Donald Trump’s battle to hide his tax returns took a big hit this week, with the Supreme Court allowing a New York prosecutor access to the files.
While he lost this round of his fight over taxes, he also chalked up a win this week, as former porn star Stormy Daniels’ defamation case against him was blocked.
But they aren’t the only lawsuits the former president is facing. And since losing the protections of office, the playing field has certainly changed.
So what are the legal obstacles facing Mr Trump in his post-White House life?
First, what happened with those tax returns?
There’s been a lot of back and forth between the courts, but here’s how it played out.
In August 2019, Manhattan District Attorney Cyrus Vance subpoenaed Mr Trump’s personal and corporate tax returns from 2011 to 2018 from his accountants, as part of an investigation into his business dealings.
In September 2019, a lower court said the records had to be turned over to a grand jury convened by Mr Vance, who is a Democrat.
Mr Trump took his fight to block the request all the way to the Supreme Court, but he lost in July last year.
He argued that the president was immune from investigation while he held office, or that a prosecutor must show a greater need than normal to obtain the tax records.
That was rejected by the top court, but they said he could raise other objections.
So his lawyers took it back to lower courts, saying the subpoena was too broad and amounted to political harassment.
In August last year, the case was dismissed again, despite the new arguments. He then lost an appeal in October.
The next step? Take a review of that appeals court decision back up to the Supreme Court.
That’s where Mr Trump’s lawyers asked for an emergency hold on the release of the records.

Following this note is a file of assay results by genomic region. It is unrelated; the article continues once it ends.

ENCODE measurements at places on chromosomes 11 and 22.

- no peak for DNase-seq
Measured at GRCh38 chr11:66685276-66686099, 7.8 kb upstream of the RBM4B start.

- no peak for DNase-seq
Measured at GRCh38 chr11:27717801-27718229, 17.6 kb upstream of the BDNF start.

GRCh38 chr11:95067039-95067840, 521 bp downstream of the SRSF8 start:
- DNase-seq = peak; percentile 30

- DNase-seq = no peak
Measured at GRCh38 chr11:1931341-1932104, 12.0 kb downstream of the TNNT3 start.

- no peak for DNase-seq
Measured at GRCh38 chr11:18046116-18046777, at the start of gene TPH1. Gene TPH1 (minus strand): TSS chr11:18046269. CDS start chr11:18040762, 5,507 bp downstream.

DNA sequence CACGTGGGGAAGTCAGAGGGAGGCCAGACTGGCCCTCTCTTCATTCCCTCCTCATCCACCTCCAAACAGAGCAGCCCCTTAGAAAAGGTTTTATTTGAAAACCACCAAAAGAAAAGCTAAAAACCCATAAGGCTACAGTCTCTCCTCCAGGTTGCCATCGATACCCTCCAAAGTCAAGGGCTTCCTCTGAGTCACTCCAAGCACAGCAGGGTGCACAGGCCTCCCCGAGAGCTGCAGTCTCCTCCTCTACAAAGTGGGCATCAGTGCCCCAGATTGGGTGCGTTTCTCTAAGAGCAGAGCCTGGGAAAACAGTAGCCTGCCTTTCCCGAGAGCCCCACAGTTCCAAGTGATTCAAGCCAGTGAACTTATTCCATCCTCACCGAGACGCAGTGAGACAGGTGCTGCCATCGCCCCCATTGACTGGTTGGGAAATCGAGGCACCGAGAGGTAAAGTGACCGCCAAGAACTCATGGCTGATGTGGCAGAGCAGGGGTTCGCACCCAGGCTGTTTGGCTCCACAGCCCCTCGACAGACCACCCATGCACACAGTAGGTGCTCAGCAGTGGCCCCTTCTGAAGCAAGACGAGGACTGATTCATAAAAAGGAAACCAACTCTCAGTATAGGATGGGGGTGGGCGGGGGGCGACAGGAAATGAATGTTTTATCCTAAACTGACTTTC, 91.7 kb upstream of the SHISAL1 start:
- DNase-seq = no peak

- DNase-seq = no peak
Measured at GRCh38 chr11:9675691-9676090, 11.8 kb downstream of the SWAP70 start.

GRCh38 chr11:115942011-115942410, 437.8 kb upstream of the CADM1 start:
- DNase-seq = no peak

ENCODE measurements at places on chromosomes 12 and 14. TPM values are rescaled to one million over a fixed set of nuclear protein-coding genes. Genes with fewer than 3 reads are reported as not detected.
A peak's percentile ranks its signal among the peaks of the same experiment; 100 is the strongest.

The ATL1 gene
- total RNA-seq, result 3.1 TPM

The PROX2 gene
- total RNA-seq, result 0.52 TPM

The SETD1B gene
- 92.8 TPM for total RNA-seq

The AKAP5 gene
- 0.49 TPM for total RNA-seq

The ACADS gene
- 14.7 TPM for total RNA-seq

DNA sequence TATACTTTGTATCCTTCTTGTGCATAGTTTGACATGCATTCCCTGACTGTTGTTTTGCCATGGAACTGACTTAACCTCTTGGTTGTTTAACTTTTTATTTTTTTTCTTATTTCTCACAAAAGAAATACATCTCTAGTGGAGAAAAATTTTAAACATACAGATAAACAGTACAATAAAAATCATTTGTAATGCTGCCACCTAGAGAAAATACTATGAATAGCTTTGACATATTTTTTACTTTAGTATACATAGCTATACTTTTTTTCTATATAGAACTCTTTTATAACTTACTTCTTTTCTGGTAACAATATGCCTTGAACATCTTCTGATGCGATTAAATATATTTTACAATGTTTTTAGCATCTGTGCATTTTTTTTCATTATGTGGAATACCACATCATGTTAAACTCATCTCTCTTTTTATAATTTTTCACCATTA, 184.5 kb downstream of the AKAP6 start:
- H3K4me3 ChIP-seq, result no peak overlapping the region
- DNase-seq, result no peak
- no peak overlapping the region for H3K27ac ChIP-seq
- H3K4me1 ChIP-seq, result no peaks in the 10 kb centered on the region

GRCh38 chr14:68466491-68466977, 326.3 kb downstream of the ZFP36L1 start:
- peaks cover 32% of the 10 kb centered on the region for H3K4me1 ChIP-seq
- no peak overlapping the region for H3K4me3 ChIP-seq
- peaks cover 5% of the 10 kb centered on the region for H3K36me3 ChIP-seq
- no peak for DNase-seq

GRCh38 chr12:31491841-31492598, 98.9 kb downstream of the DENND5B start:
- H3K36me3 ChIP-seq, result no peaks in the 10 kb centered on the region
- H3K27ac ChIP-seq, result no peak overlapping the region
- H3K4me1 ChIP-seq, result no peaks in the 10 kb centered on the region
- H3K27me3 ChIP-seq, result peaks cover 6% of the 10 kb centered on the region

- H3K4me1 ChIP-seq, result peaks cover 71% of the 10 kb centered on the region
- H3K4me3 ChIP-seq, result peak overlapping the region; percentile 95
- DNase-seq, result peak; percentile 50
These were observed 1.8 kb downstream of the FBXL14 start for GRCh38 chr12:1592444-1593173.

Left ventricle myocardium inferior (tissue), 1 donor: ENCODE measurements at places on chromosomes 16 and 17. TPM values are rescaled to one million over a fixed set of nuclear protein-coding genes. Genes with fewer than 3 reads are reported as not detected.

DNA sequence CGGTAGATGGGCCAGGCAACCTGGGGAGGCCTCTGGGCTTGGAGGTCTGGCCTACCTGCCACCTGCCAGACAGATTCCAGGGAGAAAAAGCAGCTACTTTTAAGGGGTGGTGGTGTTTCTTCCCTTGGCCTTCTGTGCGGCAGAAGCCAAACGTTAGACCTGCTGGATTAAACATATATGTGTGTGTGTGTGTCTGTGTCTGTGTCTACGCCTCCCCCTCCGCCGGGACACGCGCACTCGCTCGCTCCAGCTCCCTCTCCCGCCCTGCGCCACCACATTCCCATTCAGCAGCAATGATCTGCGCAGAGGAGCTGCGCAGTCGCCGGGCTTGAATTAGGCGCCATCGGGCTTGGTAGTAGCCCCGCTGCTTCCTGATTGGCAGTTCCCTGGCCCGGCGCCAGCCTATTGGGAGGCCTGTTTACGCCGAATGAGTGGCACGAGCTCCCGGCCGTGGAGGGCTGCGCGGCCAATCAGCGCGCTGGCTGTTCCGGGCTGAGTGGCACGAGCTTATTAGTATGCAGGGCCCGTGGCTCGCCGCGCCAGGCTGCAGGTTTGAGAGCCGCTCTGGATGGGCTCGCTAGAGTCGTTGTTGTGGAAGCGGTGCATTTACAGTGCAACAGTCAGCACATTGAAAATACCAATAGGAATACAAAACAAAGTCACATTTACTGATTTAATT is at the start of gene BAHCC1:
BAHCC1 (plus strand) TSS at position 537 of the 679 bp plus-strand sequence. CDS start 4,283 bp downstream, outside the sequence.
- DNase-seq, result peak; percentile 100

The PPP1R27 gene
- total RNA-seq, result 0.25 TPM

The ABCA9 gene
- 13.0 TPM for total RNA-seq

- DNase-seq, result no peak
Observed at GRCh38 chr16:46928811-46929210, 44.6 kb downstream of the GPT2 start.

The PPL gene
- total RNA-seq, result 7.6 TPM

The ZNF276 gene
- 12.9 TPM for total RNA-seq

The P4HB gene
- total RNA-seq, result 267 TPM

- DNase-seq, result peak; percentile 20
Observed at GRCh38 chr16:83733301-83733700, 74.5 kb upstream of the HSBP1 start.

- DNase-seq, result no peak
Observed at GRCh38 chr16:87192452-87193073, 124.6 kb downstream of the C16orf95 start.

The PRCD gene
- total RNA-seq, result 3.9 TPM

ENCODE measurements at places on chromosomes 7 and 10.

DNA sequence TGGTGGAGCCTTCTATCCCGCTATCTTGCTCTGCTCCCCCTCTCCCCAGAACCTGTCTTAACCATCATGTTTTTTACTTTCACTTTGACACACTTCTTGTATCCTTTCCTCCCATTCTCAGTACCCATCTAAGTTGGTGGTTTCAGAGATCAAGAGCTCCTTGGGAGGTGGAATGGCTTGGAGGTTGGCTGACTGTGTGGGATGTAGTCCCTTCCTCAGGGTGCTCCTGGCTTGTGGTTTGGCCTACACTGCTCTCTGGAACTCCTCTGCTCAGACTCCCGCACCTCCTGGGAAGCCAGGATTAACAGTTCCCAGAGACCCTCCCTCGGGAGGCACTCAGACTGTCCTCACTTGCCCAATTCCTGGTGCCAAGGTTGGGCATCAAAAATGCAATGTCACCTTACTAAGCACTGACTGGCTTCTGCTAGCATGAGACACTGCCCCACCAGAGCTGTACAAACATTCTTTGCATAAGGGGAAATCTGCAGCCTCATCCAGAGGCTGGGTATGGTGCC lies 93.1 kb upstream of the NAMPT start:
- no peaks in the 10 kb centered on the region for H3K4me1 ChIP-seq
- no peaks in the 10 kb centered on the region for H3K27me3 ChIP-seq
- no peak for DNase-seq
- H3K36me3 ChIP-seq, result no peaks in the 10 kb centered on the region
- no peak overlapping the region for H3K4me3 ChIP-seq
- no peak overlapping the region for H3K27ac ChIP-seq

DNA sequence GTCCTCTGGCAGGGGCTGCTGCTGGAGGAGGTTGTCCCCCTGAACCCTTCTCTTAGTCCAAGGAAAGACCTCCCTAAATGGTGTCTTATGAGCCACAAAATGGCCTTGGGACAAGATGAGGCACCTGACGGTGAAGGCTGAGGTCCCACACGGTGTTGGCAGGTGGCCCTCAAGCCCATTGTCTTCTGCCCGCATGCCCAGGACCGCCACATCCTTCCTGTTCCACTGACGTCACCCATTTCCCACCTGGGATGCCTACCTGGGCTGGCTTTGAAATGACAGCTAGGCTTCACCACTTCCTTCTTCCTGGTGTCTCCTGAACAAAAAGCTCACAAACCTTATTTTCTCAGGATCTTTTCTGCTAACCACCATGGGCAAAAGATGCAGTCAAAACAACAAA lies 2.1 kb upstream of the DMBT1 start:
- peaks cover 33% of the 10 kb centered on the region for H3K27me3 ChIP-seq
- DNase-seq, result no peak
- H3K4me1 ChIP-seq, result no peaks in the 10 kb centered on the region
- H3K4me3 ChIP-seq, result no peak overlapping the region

And this week, the Supreme Court declined.
It brings a long legal battle to an apparent end. All of the documents would go to a grand jury, which means they won’t be made public.
After the decision, Mr Trump blasted the legal system and prosecutors.
He claimed the investigation is politically motivated by Democrats in “a totally Democrat location, New York City and State.” And he said he would “fight on” and that “We will win!”
But that’s not the only legal fight on the cards for the former president.
What about the Capitol riot?
Right now, there’s at least one case Mr Trump is facing following the violence in Washington DC on January 6.
Democratic congressman Bennie Thompson has used a provision of the Ku Klux Klan Act to sue Mr Trump and his lawyer Rudy Giuliani for conspiring to incite the riot.
The law was originally passed in a response to KKK violence at the time, and prohibits violence or intimidation meant to prevent Congress from carrying out its constitutional duties.
The January riot happened during the Senate’s certification process of President Joe Biden.
Jason Miller, an adviser for Mr Trump, said in a statement at the time that Mr Trump did not organise the rally that preceded the riot and “did not incite or conspire to incite any violence at the Capitol on January 6th”.
But this isn’t the only case or investigation into what happened this year.
The Justice Department is also looking into the riot.
They have said they don’t anticipate laying charges against Mr Trump, but added their work was ongoing.
And President Biden’s attorney-general nominee, Merrick Garland, said the investigation would be his first priority and vowed the department would remain politically independent.
He promised to provide prosecutors with whatever resources they need to bring charges in the cases.